NIKOLAY TIKHONOV v. MERIT SYSTEMS PROTECTION BOARD

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United States Court of Appeals, Federal Circuit.

NIKOLAY TIKHONOV, Petitioner v. MERIT SYSTEMS PROTECTION BOARD, Respondent

2017-1374

Decided: May 10, 2017

Before NEWMAN, SCHALL, and WALLACH, Circuit Judges. NIKOLAY TIKHONOV, Gaithersburg, MD, pro se. STEPHEN FUNG, Office of the General Counsel, Merit Systems Protection Board, Washington, DC, for respond-ent. Also represented by BRYAN G. POLISUK, KATHERINE M. SMITH.

DECISION

Nikolay Tikhonov petitions for review of the final decision of the Merit Systems Protection Board (“Board”) that dismissed for lack of jurisdiction his appeal of a final decision of the Office of Personnel Management (“OPM” or “agency”). See Tikhonov v. Office of Pers. Mgmt. (MSPB Final Decision), Case No. DC-0842-16-0336-I-1, 2016 WL 6212348 (M.S.P.B. Oct. 21, 2016). The Board dismissed Mr. Tikhonov's appeal because OPM rescinded its final decision with the stated intention of issuing a new, appealable reconsideration decision. We affirm.

DISCUSSION

I.

On September 1, 2015, Mr. Tikhonov filed an application with OPM for a deferred retirement annuity under the Federal Employees Retirement System (“FERS”). On January 5, 2016, OPM sent Mr. Tikhonov a letter stating that his application was denied because he was not yet eligible to receive a retirement annuity under FERS. The letter informed Mr. Tikhonov that it constituted the agency's final decision in the matter and that Mr. Tikhonov now had the right to appeal to the Board. Mr. Tikhonov appealed OPM's decision to the Board on Feb-ruary 8, 2016. Subsequently, on April 11, 2016, OPM moved to dismiss Mr. Tikhonov's appeal. In its motion, OPM stated that it was rescinding its January 5, 2016 final decision and that it intended to issue a new, appealable reconsideration decision. On April 13, 2016, the administrative judge (“AJ”) to whom the appeal was assigned issued an initial decision dismissing Mr. Tikhonov's appeal for lack of jurisdiction. See Tikhonov v. Office of Pers. Mgmt., Case No. DC-0842-16-0336-I-1, 2016 WL 1580250 (M.S.P.B. Apr. 13, 2016). The AJ determined that the agency's rescission of its final decision with the intent to issue a new, appealable reconsideration decision divested the Board of jurisdiction over Mr. Tikhonov's appeal. Id.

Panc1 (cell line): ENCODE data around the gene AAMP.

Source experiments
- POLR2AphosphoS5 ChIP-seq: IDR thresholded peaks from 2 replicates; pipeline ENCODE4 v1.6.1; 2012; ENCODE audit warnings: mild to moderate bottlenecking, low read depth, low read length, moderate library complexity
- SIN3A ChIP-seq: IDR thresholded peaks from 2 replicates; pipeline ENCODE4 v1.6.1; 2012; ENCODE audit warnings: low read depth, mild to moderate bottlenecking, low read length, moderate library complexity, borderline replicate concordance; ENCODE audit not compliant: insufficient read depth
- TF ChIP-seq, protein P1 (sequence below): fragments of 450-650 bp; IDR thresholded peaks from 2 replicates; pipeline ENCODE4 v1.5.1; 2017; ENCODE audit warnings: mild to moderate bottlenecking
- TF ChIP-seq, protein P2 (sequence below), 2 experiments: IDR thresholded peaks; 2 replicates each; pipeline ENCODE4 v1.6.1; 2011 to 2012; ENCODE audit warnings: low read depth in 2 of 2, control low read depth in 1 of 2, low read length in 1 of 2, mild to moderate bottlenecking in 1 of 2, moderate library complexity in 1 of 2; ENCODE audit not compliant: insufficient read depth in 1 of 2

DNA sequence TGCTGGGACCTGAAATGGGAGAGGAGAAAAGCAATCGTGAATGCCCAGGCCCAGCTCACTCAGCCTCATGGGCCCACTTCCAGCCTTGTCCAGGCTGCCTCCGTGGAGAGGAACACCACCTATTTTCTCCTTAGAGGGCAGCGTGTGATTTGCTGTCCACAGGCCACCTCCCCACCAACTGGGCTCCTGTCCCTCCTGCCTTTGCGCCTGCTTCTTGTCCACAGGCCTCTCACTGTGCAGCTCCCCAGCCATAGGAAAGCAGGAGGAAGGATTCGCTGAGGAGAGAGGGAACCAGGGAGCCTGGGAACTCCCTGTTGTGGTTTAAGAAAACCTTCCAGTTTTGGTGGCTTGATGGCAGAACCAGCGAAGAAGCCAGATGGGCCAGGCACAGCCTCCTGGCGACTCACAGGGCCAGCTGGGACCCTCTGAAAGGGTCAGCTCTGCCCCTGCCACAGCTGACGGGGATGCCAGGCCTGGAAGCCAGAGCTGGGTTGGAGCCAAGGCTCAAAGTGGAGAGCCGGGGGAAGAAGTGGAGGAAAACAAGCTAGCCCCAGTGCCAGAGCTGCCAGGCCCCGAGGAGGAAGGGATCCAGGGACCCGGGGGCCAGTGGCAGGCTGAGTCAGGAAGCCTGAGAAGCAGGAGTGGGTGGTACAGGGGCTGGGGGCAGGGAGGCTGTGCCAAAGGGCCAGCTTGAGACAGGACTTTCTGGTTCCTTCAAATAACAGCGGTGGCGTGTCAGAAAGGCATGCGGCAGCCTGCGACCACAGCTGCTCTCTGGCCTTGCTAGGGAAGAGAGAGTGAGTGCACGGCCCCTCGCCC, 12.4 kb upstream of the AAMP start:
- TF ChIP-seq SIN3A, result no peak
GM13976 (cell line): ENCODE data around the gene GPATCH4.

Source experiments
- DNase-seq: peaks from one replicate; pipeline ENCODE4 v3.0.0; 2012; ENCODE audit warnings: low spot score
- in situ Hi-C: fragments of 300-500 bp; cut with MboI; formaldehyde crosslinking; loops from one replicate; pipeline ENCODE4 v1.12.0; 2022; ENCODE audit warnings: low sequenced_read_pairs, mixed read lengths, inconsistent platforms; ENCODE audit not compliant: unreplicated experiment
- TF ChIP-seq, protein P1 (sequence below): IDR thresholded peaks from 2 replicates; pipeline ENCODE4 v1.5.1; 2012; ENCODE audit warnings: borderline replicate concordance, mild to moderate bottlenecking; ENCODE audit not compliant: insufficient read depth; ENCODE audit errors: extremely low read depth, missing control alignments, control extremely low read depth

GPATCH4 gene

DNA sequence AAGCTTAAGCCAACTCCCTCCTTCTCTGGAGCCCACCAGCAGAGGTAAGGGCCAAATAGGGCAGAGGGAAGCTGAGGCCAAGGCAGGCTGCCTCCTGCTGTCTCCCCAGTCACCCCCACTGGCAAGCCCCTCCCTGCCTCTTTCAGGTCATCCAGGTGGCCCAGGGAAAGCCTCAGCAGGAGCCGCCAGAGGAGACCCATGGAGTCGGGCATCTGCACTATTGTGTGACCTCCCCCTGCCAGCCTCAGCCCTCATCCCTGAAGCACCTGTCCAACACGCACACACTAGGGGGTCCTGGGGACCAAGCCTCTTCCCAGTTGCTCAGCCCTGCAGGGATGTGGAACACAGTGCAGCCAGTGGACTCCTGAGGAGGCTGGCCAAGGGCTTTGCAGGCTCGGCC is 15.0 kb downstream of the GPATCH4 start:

On May 14, 2016, Mr. Tikhonov petitioned the Board for review of the AJ's initial decision. In addition to challenging the AJ's dismissal of his appeal for lack of jurisdiction, he argued that OPM had erred in denying his application for retirement benefits. He also argued that that the AJ had committed two errors: first, denying him a hearing on the merits of his appeal; and second, not requiring OPM to submit all the documentation required by regulation with its “agency file,” such as his pay stubs.

On October 21, 2016, the Board issued a final order denying Mr. Tikhonov's petition for review. In its final order, the Board affirmed the AJ's initial decision and adopted the initial decision as the final decision of the Board. MSPB Final Decision, 2016 WL 6212348, at *1. In its final order, the Board agreed with the AJ that OPM's rescission of its final decision with the intention of issuing a new appealable reconsideration decision divested the Board of jurisdiction over Mr. Tikhonov's appeal. As a result, the Board did not reach the merits of Mr. Tikhonov's claim to a deferred retirement annuity under FERS. The Board did, however, address the two addi-tional arguments raised by Mr. Tikhonov. With respect to Mr. Tikhonov's argument that the AJ improperly denied him a hearing on the merits of his appeal, the Board stated that he was not entitled to such a hearing because OPM's unrebutted contentions regarding rescission of its final decision were sufficient to show that the Board lacked jurisdiction over the appeal. Id. at *2. Regarding Mr. Tikhonov's argument relating to missing documents, the Board determined that any error in the agency's failure to submit certain documentation was harmless. In the Board's view, the alleged missing documentation related only to the merits of the appeal and thus had no bearing on the issue of jurisdiction. Id.

Following the Board's final decision, Mr. Tikhonov timely sought review in this court. We have jurisdiction pursuant to 28 U.S.C. § 1295(a)(9) (2012).

II.